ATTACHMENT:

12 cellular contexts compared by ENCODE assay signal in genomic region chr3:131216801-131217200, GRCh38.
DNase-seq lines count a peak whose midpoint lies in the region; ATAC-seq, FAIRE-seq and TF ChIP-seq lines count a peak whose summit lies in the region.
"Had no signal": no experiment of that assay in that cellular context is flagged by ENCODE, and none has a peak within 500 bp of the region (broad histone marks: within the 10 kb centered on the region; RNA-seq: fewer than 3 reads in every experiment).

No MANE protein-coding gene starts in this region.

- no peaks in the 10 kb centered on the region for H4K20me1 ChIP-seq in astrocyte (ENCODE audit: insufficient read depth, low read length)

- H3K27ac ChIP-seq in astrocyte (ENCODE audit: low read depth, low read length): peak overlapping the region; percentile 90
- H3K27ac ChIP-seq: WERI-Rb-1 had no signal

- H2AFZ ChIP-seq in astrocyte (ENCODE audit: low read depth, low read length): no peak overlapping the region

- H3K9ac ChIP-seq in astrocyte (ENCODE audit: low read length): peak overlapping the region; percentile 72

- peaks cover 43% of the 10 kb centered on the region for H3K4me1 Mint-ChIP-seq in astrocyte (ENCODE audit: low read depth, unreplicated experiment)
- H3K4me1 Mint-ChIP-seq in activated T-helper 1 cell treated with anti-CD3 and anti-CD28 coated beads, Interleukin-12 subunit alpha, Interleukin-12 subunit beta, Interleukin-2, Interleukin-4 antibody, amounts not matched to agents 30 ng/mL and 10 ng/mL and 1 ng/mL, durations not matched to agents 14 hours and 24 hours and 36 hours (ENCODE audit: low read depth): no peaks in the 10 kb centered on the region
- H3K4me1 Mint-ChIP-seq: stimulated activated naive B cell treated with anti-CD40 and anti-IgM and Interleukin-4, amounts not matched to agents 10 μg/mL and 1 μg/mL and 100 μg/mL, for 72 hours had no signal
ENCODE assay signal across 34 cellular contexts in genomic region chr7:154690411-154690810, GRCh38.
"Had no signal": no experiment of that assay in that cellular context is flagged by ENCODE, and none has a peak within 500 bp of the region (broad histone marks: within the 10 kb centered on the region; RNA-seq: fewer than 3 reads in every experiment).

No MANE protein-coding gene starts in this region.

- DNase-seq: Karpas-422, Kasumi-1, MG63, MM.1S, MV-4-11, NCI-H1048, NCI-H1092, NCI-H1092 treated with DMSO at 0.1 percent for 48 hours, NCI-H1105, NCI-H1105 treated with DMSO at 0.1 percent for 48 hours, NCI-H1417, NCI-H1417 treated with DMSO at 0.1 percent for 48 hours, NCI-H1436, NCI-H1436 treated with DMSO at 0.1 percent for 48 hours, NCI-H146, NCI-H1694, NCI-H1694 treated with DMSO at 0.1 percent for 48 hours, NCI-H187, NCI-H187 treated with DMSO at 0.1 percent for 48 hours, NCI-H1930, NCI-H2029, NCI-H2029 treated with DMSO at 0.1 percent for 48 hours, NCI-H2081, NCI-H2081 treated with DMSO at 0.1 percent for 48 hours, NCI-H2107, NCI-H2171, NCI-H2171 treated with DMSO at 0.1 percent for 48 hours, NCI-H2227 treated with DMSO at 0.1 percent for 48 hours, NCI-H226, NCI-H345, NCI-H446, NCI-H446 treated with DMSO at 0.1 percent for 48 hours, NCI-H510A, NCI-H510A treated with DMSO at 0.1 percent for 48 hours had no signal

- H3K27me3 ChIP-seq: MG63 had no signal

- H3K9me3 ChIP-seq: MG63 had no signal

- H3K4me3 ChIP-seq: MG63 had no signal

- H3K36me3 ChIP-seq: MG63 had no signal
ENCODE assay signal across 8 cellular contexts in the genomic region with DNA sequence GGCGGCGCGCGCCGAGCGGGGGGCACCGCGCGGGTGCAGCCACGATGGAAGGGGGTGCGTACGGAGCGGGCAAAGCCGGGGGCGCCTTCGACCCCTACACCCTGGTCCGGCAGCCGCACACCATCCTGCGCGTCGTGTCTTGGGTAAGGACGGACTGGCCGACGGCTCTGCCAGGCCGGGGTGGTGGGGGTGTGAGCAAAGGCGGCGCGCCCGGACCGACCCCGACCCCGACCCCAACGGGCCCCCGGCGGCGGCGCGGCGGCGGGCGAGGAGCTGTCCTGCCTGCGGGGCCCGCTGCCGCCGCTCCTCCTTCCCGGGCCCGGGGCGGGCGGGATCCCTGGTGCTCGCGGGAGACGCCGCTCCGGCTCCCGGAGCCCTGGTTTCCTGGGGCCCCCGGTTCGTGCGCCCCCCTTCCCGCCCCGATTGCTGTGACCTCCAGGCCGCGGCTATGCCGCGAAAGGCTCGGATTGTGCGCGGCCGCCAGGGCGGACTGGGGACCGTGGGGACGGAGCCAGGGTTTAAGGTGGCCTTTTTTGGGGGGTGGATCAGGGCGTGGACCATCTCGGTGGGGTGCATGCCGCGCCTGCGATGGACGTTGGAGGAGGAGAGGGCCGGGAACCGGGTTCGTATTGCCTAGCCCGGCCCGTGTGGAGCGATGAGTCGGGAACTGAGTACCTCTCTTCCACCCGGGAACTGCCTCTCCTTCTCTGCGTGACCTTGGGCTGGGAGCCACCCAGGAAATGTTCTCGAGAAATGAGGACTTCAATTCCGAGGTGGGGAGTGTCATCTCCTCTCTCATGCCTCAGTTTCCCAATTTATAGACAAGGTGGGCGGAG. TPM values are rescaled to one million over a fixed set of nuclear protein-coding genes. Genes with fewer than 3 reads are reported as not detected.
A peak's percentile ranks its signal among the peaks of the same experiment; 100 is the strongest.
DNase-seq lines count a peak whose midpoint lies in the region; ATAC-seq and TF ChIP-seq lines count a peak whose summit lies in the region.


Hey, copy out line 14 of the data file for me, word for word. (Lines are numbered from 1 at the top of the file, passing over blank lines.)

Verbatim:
"Had no signal": no experiment of that assay in that cellular context is flagged by ENCODE, and none has a peak within 500 bp of the region (broad histone marks: within the 10 kb centered on the region; RNA-seq: fewer than 3 reads in every experiment).